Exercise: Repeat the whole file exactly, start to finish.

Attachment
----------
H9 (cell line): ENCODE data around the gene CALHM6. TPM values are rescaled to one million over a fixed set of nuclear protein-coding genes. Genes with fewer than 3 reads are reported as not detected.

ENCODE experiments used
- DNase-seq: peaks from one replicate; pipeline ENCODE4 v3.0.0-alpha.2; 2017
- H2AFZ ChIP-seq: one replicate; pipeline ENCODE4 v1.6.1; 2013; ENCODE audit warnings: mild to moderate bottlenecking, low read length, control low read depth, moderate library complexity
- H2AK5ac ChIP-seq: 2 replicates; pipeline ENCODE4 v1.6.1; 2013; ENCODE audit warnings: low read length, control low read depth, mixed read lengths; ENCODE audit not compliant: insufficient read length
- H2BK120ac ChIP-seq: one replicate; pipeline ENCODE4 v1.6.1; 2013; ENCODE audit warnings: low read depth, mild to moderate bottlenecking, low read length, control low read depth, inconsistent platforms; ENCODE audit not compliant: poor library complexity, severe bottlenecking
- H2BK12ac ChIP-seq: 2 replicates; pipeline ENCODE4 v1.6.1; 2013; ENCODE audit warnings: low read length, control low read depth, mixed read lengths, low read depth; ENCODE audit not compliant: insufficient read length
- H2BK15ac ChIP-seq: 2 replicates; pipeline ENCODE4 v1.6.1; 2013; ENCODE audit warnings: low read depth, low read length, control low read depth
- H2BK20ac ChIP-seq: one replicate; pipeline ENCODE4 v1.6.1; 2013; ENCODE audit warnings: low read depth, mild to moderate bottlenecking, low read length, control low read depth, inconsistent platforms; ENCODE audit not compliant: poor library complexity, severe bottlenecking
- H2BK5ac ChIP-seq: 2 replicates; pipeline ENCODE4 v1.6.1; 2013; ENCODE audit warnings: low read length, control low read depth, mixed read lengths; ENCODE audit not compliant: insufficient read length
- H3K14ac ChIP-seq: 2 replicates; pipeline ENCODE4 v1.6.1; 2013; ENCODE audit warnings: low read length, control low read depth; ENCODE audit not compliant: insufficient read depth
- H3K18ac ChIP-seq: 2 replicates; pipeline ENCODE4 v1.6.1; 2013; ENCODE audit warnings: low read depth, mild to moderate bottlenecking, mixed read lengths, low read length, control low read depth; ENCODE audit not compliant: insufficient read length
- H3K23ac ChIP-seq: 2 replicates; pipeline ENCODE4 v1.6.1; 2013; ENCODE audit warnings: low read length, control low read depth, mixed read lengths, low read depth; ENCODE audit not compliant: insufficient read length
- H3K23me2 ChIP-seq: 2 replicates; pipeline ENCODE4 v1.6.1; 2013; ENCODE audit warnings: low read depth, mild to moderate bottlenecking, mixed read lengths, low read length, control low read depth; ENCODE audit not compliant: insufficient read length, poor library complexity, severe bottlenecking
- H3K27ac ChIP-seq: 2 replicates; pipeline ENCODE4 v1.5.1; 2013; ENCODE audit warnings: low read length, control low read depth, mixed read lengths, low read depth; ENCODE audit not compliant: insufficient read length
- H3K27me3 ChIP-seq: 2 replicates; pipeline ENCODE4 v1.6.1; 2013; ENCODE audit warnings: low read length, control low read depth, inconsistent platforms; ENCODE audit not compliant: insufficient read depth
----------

H9 (cell line): ENCODE data around the gene CALHM6. TPM values are rescaled to one million over a fixed set of nuclear protein-coding genes. Genes with fewer than 3 reads are reported as not detected.

ENCODE experiments used
- DNase-seq: peaks from one replicate; pipeline ENCODE4 v3.0.0-alpha.2; 2017
- H2AFZ ChIP-seq: one replicate; pipeline ENCODE4 v1.6.1; 2013; ENCODE audit warnings: mild to moderate bottlenecking, low read length, control low read depth, moderate library complexity
- H2AK5ac ChIP-seq: 2 replicates; pipeline ENCODE4 v1.6.1; 2013; ENCODE audit warnings: low read length, control low read depth, mixed read lengths; ENCODE audit not compliant: insufficient read length
- H2BK120ac ChIP-seq: one replicate; pipeline ENCODE4 v1.6.1; 2013; ENCODE audit warnings: low read depth, mild to moderate bottlenecking, low read length, control low read depth, inconsistent platforms; ENCODE audit not compliant: poor library complexity, severe bottlenecking
- H2BK12ac ChIP-seq: 2 replicates; pipeline ENCODE4 v1.6.1; 2013; ENCODE audit warnings: low read length, control low read depth, mixed read lengths, low read depth; ENCODE audit not compliant: insufficient read length
- H2BK15ac ChIP-seq: 2 replicates; pipeline ENCODE4 v1.6.1; 2013; ENCODE audit warnings: low read depth, low read length, control low read depth
- H2BK20ac ChIP-seq: one replicate; pipeline ENCODE4 v1.6.1; 2013; ENCODE audit warnings: low read depth, mild to moderate bottlenecking, low read length, control low read depth, inconsistent platforms; ENCODE audit not compliant: poor library complexity, severe bottlenecking
- H2BK5ac ChIP-seq: 2 replicates; pipeline ENCODE4 v1.6.1; 2013; ENCODE audit warnings: low read length, control low read depth, mixed read lengths; ENCODE audit not compliant: insufficient read length
- H3K14ac ChIP-seq: 2 replicates; pipeline ENCODE4 v1.6.1; 2013; ENCODE audit warnings: low read length, control low read depth; ENCODE audit not compliant: insufficient read depth
- H3K18ac ChIP-seq: 2 replicates; pipeline ENCODE4 v1.6.1; 2013; ENCODE audit warnings: low read depth, mild to moderate bottlenecking, mixed read lengths, low read length, control low read depth; ENCODE audit not compliant: insufficient read length
- H3K23ac ChIP-seq: 2 replicates; pipeline ENCODE4 v1.6.1; 2013; ENCODE audit warnings: low read length, control low read depth, mixed read lengths, low read depth; ENCODE audit not compliant: insufficient read length
- H3K23me2 ChIP-seq: 2 replicates; pipeline ENCODE4 v1.6.1; 2013; ENCODE audit warnings: low read depth, mild to moderate bottlenecking, mixed read lengths, low read length, control low read depth; ENCODE audit not compliant: insufficient read length, poor library complexity, severe bottlenecking
- H3K27ac ChIP-seq: 2 replicates; pipeline ENCODE4 v1.5.1; 2013; ENCODE audit warnings: low read length, control low read depth, mixed read lengths, low read depth; ENCODE audit not compliant: insufficient read length
- H3K27me3 ChIP-seq: 2 replicates; pipeline ENCODE4 v1.6.1; 2013; ENCODE audit warnings: low read length, control low read depth, inconsistent platforms; ENCODE audit not compliant: insufficient read depth